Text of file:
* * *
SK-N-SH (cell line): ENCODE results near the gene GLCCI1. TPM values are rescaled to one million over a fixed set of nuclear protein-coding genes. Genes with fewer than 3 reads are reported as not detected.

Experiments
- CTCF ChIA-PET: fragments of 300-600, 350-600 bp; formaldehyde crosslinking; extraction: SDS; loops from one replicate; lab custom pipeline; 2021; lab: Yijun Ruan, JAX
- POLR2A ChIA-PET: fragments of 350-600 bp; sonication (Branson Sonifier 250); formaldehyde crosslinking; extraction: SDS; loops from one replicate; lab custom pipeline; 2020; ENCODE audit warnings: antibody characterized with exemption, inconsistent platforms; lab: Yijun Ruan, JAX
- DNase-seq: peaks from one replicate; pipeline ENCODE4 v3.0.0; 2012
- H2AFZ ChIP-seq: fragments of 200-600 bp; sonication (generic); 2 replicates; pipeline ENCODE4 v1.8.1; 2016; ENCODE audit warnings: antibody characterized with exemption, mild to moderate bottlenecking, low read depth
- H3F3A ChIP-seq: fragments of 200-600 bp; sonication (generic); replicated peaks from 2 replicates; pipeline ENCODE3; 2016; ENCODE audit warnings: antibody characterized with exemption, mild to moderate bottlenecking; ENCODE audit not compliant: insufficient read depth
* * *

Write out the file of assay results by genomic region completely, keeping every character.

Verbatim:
SK-N-SH (cell line): ENCODE results near the gene GLCCI1. TPM values are rescaled to one million over a fixed set of nuclear protein-coding genes. Genes with fewer than 3 reads are reported as not detected.

Experiments
- CTCF ChIA-PET: fragments of 300-600, 350-600 bp; formaldehyde crosslinking; extraction: SDS; loops from one replicate; lab custom pipeline; 2021; lab: Yijun Ruan, JAX
- POLR2A ChIA-PET: fragments of 350-600 bp; sonication (Branson Sonifier 250); formaldehyde crosslinking; extraction: SDS; loops from one replicate; lab custom pipeline; 2020; ENCODE audit warnings: antibody characterized with exemption, inconsistent platforms; lab: Yijun Ruan, JAX
- DNase-seq: peaks from one replicate; pipeline ENCODE4 v3.0.0; 2012
- H2AFZ ChIP-seq: fragments of 200-600 bp; sonication (generic); 2 replicates; pipeline ENCODE4 v1.8.1; 2016; ENCODE audit warnings: antibody characterized with exemption, mild to moderate bottlenecking, low read depth
- H3F3A ChIP-seq: fragments of 200-600 bp; sonication (generic); replicated peaks from 2 replicates; pipeline ENCODE3; 2016; ENCODE audit warnings: antibody characterized with exemption, mild to moderate bottlenecking; ENCODE audit not compliant: insufficient read depth